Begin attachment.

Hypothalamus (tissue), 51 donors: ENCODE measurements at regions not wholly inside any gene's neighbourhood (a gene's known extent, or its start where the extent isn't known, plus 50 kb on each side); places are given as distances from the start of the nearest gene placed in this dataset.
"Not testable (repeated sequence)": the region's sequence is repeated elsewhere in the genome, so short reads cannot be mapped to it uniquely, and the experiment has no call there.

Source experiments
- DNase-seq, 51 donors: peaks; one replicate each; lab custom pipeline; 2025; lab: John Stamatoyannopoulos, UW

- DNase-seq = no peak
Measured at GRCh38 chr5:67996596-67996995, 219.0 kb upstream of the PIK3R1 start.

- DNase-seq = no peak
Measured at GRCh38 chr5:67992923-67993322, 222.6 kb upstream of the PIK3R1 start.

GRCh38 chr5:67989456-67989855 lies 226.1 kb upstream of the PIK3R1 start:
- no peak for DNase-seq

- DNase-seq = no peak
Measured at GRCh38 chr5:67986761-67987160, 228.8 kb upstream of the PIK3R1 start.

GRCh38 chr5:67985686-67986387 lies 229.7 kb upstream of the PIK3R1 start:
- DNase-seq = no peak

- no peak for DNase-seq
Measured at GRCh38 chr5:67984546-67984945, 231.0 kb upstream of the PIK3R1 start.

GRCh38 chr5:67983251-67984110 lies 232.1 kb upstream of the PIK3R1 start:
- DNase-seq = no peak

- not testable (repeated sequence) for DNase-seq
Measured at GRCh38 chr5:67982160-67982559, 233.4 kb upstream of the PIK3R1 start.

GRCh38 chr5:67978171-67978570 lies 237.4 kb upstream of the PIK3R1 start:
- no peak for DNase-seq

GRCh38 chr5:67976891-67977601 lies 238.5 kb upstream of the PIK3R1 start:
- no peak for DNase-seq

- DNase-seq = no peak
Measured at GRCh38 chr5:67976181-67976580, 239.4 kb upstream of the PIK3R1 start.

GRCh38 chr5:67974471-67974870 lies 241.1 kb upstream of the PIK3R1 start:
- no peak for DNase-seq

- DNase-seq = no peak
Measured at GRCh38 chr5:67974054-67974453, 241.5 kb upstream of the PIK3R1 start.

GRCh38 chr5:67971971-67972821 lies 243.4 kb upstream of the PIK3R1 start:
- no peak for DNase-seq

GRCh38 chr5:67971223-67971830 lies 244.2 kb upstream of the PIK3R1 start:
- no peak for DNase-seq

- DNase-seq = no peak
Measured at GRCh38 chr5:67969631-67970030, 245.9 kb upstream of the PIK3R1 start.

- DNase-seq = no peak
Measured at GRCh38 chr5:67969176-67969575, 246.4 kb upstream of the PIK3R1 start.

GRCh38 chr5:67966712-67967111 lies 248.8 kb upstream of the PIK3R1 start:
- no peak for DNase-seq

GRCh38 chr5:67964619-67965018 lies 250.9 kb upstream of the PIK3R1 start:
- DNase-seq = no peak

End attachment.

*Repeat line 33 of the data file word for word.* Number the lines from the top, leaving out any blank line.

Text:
GRCh38 chr5:67971223-67971830 lies 244.2 kb upstream of the PIK3R1 start: